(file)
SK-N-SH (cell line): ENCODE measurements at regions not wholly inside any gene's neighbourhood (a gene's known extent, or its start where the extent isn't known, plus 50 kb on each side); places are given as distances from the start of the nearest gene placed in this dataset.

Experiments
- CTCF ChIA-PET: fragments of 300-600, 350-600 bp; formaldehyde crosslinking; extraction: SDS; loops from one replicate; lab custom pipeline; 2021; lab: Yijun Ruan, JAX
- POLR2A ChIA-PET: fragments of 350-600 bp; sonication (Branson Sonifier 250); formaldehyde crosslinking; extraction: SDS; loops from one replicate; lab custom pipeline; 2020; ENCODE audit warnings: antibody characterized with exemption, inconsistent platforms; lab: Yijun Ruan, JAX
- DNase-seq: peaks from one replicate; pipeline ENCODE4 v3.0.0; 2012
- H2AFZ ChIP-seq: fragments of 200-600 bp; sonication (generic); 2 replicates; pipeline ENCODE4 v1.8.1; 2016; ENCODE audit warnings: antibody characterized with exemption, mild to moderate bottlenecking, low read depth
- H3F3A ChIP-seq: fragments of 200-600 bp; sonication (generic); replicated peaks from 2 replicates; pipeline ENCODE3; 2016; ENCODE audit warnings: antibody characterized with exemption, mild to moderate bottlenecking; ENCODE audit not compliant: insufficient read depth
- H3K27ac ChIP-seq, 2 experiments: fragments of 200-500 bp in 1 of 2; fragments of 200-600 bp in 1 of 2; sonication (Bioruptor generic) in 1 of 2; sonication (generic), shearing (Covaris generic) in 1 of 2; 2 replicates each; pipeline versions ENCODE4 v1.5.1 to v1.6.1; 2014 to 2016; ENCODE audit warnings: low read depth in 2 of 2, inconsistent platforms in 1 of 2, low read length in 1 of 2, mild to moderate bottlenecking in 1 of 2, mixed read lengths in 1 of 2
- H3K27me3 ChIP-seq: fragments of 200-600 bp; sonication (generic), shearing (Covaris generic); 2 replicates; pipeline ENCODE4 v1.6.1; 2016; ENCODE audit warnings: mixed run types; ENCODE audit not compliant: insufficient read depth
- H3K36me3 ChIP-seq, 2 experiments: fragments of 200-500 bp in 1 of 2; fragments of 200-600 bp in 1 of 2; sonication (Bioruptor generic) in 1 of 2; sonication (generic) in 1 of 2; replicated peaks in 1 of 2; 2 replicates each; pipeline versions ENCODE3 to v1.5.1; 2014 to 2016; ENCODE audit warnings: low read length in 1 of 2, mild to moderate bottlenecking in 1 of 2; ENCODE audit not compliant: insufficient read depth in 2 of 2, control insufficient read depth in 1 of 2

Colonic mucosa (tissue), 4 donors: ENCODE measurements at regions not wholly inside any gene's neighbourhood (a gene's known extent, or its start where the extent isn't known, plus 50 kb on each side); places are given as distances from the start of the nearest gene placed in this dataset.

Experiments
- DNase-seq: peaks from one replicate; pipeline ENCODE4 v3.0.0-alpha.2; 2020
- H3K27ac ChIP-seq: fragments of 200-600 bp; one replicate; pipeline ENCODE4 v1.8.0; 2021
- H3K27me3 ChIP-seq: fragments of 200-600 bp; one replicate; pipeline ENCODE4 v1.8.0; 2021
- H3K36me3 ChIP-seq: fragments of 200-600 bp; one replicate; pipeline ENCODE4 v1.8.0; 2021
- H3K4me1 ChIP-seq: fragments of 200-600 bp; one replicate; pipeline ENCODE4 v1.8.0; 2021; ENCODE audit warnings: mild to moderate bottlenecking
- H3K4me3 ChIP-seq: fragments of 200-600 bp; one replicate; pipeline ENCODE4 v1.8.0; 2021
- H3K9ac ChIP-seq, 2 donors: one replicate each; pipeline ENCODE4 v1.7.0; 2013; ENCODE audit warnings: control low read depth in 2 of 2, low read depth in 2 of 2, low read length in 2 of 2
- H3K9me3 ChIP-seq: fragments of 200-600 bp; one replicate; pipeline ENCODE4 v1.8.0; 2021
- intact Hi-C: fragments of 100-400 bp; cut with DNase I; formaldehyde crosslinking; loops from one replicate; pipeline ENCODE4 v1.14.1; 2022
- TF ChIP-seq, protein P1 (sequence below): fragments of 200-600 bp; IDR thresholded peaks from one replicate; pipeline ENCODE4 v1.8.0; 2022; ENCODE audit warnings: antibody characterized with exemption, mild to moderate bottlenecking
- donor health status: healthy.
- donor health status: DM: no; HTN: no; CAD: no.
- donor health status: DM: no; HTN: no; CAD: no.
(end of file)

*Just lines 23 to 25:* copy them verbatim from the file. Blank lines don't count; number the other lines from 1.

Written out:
- donor health status: healthy.
- donor health status: DM: no; HTN: no; CAD: no.
- donor health status: DM: no; HTN: no; CAD: no.